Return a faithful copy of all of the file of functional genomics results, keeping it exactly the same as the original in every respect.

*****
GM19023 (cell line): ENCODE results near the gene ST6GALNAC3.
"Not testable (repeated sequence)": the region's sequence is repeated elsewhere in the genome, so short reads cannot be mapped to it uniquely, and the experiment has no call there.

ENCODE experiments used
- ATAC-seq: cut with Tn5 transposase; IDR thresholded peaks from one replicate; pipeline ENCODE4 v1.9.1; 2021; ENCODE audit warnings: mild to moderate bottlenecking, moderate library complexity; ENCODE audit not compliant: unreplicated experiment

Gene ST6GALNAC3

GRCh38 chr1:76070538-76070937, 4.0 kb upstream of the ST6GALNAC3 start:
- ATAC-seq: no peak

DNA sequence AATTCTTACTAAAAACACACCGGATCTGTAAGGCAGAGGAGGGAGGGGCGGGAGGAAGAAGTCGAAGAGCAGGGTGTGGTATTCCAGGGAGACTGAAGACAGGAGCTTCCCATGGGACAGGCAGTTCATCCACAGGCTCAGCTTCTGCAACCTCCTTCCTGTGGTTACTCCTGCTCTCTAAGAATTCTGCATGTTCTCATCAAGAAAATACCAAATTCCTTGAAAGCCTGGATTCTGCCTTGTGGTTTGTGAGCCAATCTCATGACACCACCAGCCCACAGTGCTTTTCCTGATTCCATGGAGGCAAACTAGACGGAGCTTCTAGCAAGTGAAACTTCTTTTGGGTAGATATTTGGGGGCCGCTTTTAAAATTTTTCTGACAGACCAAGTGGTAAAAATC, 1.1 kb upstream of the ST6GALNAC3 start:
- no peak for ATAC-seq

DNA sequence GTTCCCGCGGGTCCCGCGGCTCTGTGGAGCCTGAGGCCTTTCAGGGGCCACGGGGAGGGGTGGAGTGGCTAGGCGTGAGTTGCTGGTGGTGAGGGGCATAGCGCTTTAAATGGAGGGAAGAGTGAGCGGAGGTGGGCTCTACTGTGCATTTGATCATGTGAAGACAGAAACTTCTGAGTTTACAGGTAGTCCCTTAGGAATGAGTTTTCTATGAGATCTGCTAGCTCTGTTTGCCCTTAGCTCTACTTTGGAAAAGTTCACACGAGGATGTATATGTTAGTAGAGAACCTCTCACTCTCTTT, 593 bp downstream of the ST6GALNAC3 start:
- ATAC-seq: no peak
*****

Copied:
GM19023 (cell line): ENCODE results near the gene ST6GALNAC3.
"Not testable (repeated sequence)": the region's sequence is repeated elsewhere in the genome, so short reads cannot be mapped to it uniquely, and the experiment has no call there.

ENCODE experiments used
- ATAC-seq: cut with Tn5 transposase; IDR thresholded peaks from one replicate; pipeline ENCODE4 v1.9.1; 2021; ENCODE audit warnings: mild to moderate bottlenecking, moderate library complexity; ENCODE audit not compliant: unreplicated experiment

Gene ST6GALNAC3

GRCh38 chr1:76070538-76070937, 4.0 kb upstream of the ST6GALNAC3 start:
- ATAC-seq: no peak

DNA sequence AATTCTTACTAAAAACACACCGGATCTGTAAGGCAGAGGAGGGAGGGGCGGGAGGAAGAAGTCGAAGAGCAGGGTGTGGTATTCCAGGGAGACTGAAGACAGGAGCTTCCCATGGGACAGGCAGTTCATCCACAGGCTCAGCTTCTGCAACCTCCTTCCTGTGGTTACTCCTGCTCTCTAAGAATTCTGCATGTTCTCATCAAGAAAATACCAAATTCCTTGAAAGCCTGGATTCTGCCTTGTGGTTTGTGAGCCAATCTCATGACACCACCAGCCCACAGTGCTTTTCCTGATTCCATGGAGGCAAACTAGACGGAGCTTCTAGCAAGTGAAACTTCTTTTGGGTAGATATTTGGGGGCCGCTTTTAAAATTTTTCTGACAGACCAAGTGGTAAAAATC, 1.1 kb upstream of the ST6GALNAC3 start:
- no peak for ATAC-seq

DNA sequence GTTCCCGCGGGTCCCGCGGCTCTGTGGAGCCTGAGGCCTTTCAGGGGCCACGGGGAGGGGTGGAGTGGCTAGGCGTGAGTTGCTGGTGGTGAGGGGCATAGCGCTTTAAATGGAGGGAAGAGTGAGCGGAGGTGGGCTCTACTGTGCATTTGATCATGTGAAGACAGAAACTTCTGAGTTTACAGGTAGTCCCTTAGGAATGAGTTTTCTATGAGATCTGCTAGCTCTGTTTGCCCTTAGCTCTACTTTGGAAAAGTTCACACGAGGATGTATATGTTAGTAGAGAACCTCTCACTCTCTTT, 593 bp downstream of the ST6GALNAC3 start:
- ATAC-seq: no peak